by Chakravarthi Raghavan

Geneva, 23 Nov 99 -- A meeting of the General Council of the World Trade Organization set for Tuesday morning was put off till the afternoon, with delegations still to receive any revised draft text of a Ministerial Declaration to forward to Seattle.

The only text on the table is the one put forward by the Chairman of the General Council on 19 October.

An informal heads of delegation meeting of the General Council, to be followed by a formal meeting, set for Monday was put off, and rescheduled for Tuesday - even as a very restricted handful of delegations were still struggling to agree on some text, with square brackets, in the area of agriculture and implementation issues.

According to information from some trade diplomats Monday night, no solution had emerged in the two areas of agriculture and implementation, to evolve some text, with or without square brackets.

Last Friday, noting that he had not been able to put forward any revised text of the draft declaration as promised, Mchumo had circulated some 'working papers' in the other areas. He had then said that work was continuing on the two areas of implementation and agriculture, and without some texts on these key aspects, "no revision" of his 19 October text "could be considered balanced."

A small group consisting of the US, EC and four members of the Cairns group (reportedly Australia, New Zealand, Uruguay and Brazil) reportedly had evolved a text in agriculture - which omitted the references to the 'multi-functionality' of agriculture, but merely referring to 'non-trade' concerns.

There had been some expectation that the four Cairns group members would be able to sell this text to the other Cairns members, and that the EC similarly would be able to get the four other advocates of the 'multi-functional' nature of agriculture -- Japan, Korea, Norway and Switzerland -- to agree.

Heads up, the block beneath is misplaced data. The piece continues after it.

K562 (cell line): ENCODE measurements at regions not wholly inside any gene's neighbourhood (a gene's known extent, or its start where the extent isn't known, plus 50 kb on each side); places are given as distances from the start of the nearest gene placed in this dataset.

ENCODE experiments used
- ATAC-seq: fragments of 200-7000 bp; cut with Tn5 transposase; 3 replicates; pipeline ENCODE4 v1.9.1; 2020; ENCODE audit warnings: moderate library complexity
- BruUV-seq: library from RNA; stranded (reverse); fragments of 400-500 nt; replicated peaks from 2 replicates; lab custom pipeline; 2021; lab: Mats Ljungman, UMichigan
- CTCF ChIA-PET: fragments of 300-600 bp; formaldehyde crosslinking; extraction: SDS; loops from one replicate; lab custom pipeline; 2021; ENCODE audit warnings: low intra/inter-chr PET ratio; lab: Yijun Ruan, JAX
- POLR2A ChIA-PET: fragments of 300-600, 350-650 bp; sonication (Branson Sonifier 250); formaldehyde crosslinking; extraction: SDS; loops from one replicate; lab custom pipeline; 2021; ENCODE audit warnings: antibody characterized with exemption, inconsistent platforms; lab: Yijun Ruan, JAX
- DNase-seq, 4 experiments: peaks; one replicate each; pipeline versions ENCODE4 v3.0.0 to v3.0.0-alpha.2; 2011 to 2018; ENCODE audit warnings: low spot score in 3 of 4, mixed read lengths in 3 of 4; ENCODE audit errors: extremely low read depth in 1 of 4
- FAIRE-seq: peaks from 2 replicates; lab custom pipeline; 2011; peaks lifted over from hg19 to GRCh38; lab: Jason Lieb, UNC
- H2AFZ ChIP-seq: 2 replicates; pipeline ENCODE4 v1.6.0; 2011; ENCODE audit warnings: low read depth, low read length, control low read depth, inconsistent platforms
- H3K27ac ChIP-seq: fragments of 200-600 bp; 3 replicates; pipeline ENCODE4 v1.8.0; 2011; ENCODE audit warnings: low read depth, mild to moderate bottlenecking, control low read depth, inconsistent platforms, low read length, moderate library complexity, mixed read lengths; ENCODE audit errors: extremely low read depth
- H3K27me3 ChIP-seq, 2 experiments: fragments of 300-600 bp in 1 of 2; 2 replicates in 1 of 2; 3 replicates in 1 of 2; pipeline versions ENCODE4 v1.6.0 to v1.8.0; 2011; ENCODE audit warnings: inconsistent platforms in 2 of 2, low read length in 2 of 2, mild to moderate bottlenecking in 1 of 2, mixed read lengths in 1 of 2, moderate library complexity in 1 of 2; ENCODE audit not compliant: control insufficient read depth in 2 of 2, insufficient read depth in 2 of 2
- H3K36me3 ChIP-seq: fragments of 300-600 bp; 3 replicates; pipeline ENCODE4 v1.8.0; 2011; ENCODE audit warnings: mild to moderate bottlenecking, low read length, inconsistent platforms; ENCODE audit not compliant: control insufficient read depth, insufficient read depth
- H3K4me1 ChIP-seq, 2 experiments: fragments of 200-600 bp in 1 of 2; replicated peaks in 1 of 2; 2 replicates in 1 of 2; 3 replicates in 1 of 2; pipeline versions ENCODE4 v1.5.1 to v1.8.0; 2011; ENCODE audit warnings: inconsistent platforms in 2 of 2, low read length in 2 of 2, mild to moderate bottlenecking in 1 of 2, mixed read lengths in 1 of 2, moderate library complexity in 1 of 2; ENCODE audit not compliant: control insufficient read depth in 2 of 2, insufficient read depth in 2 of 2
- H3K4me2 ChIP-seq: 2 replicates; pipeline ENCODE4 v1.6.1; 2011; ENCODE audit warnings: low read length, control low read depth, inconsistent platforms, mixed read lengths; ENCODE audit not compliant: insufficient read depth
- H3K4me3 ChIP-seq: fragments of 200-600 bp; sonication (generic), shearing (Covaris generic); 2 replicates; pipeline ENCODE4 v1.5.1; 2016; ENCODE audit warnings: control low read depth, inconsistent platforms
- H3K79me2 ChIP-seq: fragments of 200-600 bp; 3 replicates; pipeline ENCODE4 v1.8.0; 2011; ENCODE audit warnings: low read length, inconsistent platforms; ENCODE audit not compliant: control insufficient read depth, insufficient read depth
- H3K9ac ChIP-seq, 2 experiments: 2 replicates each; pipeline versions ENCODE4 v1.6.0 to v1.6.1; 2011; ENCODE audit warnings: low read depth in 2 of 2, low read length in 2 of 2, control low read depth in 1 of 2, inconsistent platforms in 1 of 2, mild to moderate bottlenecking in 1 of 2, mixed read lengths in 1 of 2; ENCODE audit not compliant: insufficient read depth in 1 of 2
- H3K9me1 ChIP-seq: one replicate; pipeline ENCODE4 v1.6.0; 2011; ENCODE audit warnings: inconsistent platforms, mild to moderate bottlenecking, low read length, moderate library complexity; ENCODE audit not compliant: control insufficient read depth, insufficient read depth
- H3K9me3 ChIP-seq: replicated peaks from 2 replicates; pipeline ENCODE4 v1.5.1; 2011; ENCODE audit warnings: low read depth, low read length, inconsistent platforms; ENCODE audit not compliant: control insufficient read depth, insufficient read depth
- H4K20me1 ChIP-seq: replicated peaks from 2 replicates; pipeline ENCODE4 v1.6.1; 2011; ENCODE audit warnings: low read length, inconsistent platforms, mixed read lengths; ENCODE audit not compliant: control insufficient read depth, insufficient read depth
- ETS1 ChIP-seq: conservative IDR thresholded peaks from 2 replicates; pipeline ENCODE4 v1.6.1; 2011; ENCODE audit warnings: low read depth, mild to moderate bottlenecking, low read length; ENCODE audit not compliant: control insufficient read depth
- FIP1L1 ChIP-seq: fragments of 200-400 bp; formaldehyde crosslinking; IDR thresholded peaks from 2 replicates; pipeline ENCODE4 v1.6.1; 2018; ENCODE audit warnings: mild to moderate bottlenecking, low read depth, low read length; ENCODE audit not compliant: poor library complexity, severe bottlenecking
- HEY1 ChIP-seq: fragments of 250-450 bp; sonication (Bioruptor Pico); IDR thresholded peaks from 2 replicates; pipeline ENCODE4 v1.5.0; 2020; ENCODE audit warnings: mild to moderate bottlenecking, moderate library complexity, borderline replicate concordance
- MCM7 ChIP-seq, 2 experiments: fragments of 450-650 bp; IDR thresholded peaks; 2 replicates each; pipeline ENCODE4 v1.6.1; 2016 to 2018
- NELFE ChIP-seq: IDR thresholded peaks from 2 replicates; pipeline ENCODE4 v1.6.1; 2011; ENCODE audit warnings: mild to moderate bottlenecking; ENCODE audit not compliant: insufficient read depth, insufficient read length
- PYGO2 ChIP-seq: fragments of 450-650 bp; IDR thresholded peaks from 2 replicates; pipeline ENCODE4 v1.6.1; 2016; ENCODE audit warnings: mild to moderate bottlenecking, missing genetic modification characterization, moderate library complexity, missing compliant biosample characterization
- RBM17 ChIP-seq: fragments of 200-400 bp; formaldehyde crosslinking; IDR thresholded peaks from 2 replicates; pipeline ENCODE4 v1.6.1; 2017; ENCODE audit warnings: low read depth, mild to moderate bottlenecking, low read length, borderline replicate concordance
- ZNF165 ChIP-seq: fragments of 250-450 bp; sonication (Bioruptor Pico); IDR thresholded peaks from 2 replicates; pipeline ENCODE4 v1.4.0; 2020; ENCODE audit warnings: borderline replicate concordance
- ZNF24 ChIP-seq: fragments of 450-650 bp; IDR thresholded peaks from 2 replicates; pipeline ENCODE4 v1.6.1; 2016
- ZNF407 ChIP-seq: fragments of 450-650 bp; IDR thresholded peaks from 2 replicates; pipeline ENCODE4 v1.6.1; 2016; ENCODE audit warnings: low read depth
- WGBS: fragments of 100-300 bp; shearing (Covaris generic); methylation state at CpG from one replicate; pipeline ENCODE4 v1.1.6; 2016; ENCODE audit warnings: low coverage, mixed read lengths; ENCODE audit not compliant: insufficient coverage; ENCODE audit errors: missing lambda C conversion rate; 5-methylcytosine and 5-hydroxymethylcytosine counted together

But this does not seem to have happened, and the four 'multi-functionals' reportedly met the WTO head, Mike Moore, and advised him that their own formulations should be put back into the text.

On the implementation issue too, there has been no movement.

The US has made clear that at best most of the issues raised by developing countries would be sent to a mechanism to be set up, for a report to the 4th ministerial -- and developing countries would have to pay a price for any changes by more concessions to the US.

The EC seemingly more sympathetic, nevertheless, has a stand no different: one way or another it wants these issues to be put into the agenda of the next "comprehensive round" which would include the EC demands like investment and other new issues.

And both the EC and US have their labour and environment agendas.

There were suggestions Tuesday that the General Council could at best agree to forward the 19 October draft (of the Chairman).

There were some who apparently are trying to persuade the WTO head, Mr.Mike Moore to send a letter to the Ministers at Seattle, on his own responsibility, outlining some of the compromises and proposals that have come up in the 'consultation' process since 19 October.

But there were others who were advising caution, noting that the WTO agreement provides no authority for any initiative of the WTO head, whatever the freedom of views in speeches that members might tolerate. (SUNS4558)

The above article first appeared in the South-North Development Monitor (SUNS) of which Chakravarthi Raghavan is the Chief Editor.

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